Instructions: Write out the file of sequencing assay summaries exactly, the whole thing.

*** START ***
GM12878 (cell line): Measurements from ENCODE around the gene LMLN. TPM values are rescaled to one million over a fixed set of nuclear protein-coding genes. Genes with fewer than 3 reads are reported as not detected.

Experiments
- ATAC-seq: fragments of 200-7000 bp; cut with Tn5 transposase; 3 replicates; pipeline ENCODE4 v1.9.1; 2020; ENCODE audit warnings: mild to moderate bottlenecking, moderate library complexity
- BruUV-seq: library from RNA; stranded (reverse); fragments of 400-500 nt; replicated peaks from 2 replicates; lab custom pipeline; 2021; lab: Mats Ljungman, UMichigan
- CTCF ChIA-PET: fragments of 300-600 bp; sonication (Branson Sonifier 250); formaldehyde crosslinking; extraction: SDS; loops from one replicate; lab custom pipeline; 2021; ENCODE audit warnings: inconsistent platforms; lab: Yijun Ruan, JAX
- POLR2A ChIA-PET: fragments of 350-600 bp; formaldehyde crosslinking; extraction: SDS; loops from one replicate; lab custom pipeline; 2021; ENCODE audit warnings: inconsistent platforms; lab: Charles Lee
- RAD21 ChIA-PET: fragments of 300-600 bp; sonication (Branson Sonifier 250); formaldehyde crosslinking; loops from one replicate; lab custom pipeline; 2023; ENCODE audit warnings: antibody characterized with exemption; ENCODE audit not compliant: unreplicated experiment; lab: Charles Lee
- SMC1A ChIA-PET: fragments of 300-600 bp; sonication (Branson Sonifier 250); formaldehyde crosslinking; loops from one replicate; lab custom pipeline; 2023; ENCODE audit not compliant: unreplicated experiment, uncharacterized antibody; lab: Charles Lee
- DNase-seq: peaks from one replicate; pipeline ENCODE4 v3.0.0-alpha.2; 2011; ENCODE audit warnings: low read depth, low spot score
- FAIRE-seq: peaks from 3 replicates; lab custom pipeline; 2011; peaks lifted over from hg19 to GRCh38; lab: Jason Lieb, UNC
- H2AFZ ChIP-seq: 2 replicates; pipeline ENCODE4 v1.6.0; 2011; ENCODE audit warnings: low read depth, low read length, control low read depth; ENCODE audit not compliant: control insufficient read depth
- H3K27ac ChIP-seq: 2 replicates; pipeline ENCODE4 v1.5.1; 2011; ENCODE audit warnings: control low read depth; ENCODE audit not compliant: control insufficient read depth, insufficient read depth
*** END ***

GM12878 (cell line): Measurements from ENCODE around the gene LMLN. TPM values are rescaled to one million over a fixed set of nuclear protein-coding genes. Genes with fewer than 3 reads are reported as not detected.

Experiments
- ATAC-seq: fragments of 200-7000 bp; cut with Tn5 transposase; 3 replicates; pipeline ENCODE4 v1.9.1; 2020; ENCODE audit warnings: mild to moderate bottlenecking, moderate library complexity
- BruUV-seq: library from RNA; stranded (reverse); fragments of 400-500 nt; replicated peaks from 2 replicates; lab custom pipeline; 2021; lab: Mats Ljungman, UMichigan
- CTCF ChIA-PET: fragments of 300-600 bp; sonication (Branson Sonifier 250); formaldehyde crosslinking; extraction: SDS; loops from one replicate; lab custom pipeline; 2021; ENCODE audit warnings: inconsistent platforms; lab: Yijun Ruan, JAX
- POLR2A ChIA-PET: fragments of 350-600 bp; formaldehyde crosslinking; extraction: SDS; loops from one replicate; lab custom pipeline; 2021; ENCODE audit warnings: inconsistent platforms; lab: Charles Lee
- RAD21 ChIA-PET: fragments of 300-600 bp; sonication (Branson Sonifier 250); formaldehyde crosslinking; loops from one replicate; lab custom pipeline; 2023; ENCODE audit warnings: antibody characterized with exemption; ENCODE audit not compliant: unreplicated experiment; lab: Charles Lee
- SMC1A ChIA-PET: fragments of 300-600 bp; sonication (Branson Sonifier 250); formaldehyde crosslinking; loops from one replicate; lab custom pipeline; 2023; ENCODE audit not compliant: unreplicated experiment, uncharacterized antibody; lab: Charles Lee
- DNase-seq: peaks from one replicate; pipeline ENCODE4 v3.0.0-alpha.2; 2011; ENCODE audit warnings: low read depth, low spot score
- FAIRE-seq: peaks from 3 replicates; lab custom pipeline; 2011; peaks lifted over from hg19 to GRCh38; lab: Jason Lieb, UNC
- H2AFZ ChIP-seq: 2 replicates; pipeline ENCODE4 v1.6.0; 2011; ENCODE audit warnings: low read depth, low read length, control low read depth; ENCODE audit not compliant: control insufficient read depth
- H3K27ac ChIP-seq: 2 replicates; pipeline ENCODE4 v1.5.1; 2011; ENCODE audit warnings: control low read depth; ENCODE audit not compliant: control insufficient read depth, insufficient read depth